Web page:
We appreciate the positive lessons and the strength of Joe and his family. We are proud to call Joe a "Friend of Coco"!
Sophie Gray
On March 15th, just a month shy of Sophie's first birthday, Jennifer and Jim (Sophie's parents) took her to the doctor for the 4th time over the course of a few weeks. After being told at each visit that Sophie had a "bug", a double-ear infection or she is cranky because of her age, Jim & Jennifer fought for blood work to be done. Sophie was clearly not a thriving infant and Sophie's parent's instincts told them something was wrong. They didn't expect, however, for the diagnosis to be so devastating. Sophie was diagnosed with infant ALL - Acute Lymphoblastic Leukemia (it is unusual for a child under the age of 1 to have to fight this battle). Acute refers to the relatively short time course of the disease (being fatal in as little as a few weeks if left untreated).

The treatment plan for a female with this diagnosis is 2 years. Over this period of time, Sophie endured several rounds of intense chemotherapy. By the end of the first month, Sophie's spinal fluid showed no signs of cancer cells. She was considered to be in remission, however, she needed to continue through the treatment plan until the end. Not one cancer cell could be left or the disease would spin out of control again.

While Sophie had many, many bumps throughout her course of medicine, her strength was always apparent. It gave her parents the strength to keep a positive frame of mind. Having a child diagnosed with such a disease is never part of a parent's plan but it taught Sophie's parent's to learn to be 'present' every second of their child's life.

On March 19th, 2012, Sophie will take the last dose of her medicine. She will have completed the 2-year treatment plan. She will have to go back every month for blood tests for the first year and then every few months for the next four years. After that she will be considered in survivorship.

Sophie is a determined & strong-willed little girl. She knows what she likes & what she doesn't. She cherishes her books, her dog Cooper, her cars, her puzzles, her arts & crafts and she is a nature girl. In the Fall, Sophie will begin pre-school & learn how to socialize with children her own age (she could not be around large groups of children while she was sick because of a supressed immune system. She was only able to visit with her 3 close friends when everyone was healthy.) At the end of May, Make-a-Wish foundation will be sending Sophie & her parents to Disney World...a well-deserved gift for all. We are proud to call Sophie a "Friend of Coco"!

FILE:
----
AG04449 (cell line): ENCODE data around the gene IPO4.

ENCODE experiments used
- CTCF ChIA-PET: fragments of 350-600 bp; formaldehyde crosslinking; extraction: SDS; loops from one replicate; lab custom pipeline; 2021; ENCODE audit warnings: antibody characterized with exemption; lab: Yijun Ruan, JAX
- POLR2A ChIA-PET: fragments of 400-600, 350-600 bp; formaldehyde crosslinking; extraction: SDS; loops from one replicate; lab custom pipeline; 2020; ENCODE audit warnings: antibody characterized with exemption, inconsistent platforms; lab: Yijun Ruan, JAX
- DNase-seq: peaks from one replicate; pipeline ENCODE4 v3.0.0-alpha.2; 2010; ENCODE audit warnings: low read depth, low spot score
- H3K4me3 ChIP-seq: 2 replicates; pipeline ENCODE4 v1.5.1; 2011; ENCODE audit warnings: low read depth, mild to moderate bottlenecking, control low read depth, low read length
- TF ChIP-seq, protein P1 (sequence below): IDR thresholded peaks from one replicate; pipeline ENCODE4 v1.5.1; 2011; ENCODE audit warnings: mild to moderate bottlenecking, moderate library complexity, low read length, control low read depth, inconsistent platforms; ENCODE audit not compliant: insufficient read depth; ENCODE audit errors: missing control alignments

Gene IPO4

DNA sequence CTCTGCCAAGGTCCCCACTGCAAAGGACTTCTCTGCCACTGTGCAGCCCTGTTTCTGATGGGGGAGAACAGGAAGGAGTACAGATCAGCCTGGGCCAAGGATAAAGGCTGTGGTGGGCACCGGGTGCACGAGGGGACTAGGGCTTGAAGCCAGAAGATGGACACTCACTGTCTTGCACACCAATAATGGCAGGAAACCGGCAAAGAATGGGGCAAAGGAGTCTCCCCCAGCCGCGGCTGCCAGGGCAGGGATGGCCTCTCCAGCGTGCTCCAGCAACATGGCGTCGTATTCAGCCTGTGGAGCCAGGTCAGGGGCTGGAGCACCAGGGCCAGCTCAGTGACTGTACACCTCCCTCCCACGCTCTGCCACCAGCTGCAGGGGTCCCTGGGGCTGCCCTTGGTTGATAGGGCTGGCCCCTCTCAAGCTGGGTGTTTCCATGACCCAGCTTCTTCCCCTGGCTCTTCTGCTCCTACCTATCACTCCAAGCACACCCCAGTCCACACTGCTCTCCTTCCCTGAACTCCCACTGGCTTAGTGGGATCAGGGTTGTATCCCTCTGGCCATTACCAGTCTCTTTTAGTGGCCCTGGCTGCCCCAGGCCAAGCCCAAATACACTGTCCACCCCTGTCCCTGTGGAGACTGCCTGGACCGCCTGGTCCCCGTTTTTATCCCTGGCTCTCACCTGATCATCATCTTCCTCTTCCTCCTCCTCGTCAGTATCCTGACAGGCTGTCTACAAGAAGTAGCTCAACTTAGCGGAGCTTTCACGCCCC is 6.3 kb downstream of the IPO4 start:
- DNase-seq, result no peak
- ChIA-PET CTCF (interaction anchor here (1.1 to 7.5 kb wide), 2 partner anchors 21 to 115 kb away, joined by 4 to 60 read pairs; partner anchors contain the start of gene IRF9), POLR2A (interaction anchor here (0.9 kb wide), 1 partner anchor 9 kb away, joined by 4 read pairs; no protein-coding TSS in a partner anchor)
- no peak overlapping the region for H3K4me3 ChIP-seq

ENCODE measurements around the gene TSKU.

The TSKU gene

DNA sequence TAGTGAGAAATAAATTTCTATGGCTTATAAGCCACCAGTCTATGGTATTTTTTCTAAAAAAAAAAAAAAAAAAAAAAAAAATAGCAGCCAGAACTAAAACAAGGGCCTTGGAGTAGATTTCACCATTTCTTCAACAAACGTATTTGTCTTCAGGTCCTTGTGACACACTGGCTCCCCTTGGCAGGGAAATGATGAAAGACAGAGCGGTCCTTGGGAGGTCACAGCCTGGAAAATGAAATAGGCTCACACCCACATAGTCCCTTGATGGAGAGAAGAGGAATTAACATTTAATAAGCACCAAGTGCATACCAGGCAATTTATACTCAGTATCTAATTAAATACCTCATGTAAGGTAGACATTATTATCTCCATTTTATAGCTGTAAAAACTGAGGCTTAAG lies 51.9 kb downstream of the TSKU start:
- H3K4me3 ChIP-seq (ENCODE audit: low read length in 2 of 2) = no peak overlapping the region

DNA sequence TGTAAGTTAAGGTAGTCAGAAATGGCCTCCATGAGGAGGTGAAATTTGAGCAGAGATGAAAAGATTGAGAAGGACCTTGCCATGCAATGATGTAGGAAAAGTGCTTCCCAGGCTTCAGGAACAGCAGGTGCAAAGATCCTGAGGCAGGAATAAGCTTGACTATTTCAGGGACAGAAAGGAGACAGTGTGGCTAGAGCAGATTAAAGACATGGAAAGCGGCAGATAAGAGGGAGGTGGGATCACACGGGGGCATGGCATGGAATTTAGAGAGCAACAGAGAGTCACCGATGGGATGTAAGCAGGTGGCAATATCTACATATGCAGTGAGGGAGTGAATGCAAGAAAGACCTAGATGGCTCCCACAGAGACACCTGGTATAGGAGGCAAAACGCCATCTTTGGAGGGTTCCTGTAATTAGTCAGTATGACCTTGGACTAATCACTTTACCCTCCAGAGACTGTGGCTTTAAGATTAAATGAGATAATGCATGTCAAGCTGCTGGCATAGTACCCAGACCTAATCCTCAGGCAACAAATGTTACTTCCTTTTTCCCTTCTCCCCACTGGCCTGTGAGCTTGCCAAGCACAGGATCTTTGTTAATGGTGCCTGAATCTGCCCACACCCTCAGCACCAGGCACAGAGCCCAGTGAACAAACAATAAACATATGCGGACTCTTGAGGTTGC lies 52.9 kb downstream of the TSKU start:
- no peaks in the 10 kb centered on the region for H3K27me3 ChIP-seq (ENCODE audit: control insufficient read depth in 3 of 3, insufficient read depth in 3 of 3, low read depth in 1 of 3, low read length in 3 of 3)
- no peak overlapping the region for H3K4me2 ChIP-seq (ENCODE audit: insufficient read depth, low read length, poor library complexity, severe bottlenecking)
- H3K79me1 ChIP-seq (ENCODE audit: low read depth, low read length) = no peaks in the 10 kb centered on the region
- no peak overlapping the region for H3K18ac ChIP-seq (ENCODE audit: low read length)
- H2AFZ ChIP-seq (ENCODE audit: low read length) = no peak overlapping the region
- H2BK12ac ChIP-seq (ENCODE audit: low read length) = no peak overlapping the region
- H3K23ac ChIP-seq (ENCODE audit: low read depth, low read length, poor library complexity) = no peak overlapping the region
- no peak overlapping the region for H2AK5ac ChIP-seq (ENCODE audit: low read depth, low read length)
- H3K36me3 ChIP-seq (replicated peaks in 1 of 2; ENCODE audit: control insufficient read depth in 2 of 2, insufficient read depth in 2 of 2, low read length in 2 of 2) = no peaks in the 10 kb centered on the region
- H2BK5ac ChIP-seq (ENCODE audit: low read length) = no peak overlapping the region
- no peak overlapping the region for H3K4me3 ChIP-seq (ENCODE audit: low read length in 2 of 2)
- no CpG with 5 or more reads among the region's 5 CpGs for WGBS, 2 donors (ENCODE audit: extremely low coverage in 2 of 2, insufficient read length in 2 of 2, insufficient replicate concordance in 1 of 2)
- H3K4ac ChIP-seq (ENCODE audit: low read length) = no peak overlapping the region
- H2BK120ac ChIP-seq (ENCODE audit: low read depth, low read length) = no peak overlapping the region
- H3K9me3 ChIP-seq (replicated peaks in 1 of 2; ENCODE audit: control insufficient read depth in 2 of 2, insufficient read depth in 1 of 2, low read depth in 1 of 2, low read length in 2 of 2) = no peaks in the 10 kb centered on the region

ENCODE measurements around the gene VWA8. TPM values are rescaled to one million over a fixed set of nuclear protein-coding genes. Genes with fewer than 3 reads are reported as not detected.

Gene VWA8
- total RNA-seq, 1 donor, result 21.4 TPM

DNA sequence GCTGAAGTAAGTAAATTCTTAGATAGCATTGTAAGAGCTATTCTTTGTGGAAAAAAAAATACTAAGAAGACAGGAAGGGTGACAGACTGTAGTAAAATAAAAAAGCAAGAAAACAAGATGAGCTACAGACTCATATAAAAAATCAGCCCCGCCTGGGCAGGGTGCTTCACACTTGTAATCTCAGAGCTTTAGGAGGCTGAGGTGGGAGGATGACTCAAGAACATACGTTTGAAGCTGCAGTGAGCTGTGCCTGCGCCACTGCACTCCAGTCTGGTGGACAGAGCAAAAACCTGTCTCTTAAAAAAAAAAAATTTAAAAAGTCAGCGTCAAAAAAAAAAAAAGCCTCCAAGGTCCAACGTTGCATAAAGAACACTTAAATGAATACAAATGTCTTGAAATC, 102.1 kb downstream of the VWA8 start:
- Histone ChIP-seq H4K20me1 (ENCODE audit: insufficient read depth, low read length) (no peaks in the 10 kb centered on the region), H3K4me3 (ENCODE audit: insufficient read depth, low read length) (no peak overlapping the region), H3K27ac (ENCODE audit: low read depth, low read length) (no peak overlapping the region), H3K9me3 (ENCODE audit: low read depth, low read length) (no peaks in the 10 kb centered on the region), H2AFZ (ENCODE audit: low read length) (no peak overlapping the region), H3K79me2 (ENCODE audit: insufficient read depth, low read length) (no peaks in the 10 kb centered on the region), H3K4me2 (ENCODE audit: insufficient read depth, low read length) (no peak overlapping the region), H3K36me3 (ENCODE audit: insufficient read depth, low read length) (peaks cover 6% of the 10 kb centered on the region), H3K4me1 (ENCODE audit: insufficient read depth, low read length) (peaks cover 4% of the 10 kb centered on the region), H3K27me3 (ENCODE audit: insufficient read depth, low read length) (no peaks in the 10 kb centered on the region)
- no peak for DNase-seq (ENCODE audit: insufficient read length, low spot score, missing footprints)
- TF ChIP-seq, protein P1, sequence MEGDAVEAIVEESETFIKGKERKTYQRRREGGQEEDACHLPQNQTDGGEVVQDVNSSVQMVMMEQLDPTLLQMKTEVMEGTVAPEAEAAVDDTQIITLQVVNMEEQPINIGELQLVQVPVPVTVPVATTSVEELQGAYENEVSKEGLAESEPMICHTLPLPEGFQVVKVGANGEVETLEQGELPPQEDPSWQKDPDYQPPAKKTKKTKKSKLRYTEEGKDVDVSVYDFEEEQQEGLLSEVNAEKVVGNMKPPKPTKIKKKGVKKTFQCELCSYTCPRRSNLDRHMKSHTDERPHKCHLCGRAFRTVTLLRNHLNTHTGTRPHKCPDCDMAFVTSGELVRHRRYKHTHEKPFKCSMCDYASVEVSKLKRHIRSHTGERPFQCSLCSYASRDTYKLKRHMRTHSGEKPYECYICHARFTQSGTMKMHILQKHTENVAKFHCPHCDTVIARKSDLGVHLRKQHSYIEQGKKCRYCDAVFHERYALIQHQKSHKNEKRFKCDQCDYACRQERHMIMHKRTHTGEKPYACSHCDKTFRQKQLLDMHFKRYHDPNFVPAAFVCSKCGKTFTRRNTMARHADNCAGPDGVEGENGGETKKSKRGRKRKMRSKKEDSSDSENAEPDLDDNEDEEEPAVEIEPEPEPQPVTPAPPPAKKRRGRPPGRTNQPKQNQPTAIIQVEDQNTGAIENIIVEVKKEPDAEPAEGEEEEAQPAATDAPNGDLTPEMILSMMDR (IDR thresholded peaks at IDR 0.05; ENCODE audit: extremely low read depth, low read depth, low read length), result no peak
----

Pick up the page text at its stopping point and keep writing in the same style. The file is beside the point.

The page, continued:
Justin Ortuno
Justin, the youngest of a triplet of boys, was born on March 8, 2004. A little after his 7th birthday, Justin was brought to the hospital after vomiting and having headaches. On June 16, 2011, Justin was diagnosed with brain stem glioma. Because it was so advanced, it was not operable. At the time, doctors told Justin's mother that he had 3 years to live. He was then given 6 weeks of radiation. Justin's parents then decided to bring him back home to be closer to his two other brothers.

At this time, Justin's doctors saw that he had 6 months to live. At first, Justin's parents were scared, but Justin was not. Justin's mother recalls him as a strong, young boy. He was always smiling, "no matter what." Though he was the youngest of her triplets, Justin was the leader. At the hospital, Justin always helped and played with other kids. At home, Justin's mother said he was very dependable and kind. Even during his stay at the hospital, Justin begged to go to school.

At 7 years old, Justin passed away on September 24, 2011. "We miss him a lot," says Justin's mother. "Thanks to him, we have more friends in Pennsylvania, after our move from New York. He taught us how to be positive and strong." "We still remember him smiling."

We admire the strength of Justin and his family. We, too, will always remember Justin as a "Friend of Coco."

We appreciate the positive lessons and the strength of Justin and his family. We are proud to call Justin a "Friend of Coco"!
Justin Pallozzi